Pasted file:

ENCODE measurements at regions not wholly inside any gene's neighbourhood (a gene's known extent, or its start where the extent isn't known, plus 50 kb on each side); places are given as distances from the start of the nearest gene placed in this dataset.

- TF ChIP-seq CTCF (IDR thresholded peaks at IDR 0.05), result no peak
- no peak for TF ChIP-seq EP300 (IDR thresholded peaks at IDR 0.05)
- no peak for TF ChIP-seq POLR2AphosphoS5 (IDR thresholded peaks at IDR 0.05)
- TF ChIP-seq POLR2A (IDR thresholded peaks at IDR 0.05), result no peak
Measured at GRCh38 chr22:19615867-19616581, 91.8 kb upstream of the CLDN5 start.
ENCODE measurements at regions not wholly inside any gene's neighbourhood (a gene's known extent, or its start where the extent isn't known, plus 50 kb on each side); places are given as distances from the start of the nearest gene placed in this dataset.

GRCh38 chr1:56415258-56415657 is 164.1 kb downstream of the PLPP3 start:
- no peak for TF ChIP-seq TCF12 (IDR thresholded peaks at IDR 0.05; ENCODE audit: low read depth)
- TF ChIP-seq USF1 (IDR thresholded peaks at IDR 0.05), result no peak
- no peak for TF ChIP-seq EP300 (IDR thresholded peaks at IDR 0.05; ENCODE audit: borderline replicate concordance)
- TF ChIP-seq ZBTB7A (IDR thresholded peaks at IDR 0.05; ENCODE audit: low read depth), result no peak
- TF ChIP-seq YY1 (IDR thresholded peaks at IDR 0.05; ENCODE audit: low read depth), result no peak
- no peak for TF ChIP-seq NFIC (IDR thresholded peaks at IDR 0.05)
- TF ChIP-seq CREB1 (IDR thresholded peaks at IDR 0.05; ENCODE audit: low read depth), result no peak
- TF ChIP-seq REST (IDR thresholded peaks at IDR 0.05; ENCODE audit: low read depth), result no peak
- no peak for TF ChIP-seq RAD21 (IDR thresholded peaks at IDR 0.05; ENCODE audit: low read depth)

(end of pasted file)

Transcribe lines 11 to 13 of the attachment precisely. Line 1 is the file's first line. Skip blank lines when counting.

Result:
- no peak for TF ChIP-seq EP300 (IDR thresholded peaks at IDR 0.05; ENCODE audit: borderline replicate concordance)
- TF ChIP-seq ZBTB7A (IDR thresholded peaks at IDR 0.05; ENCODE audit: low read depth), result no peak
- TF ChIP-seq YY1 (IDR thresholded peaks at IDR 0.05; ENCODE audit: low read depth), result no peak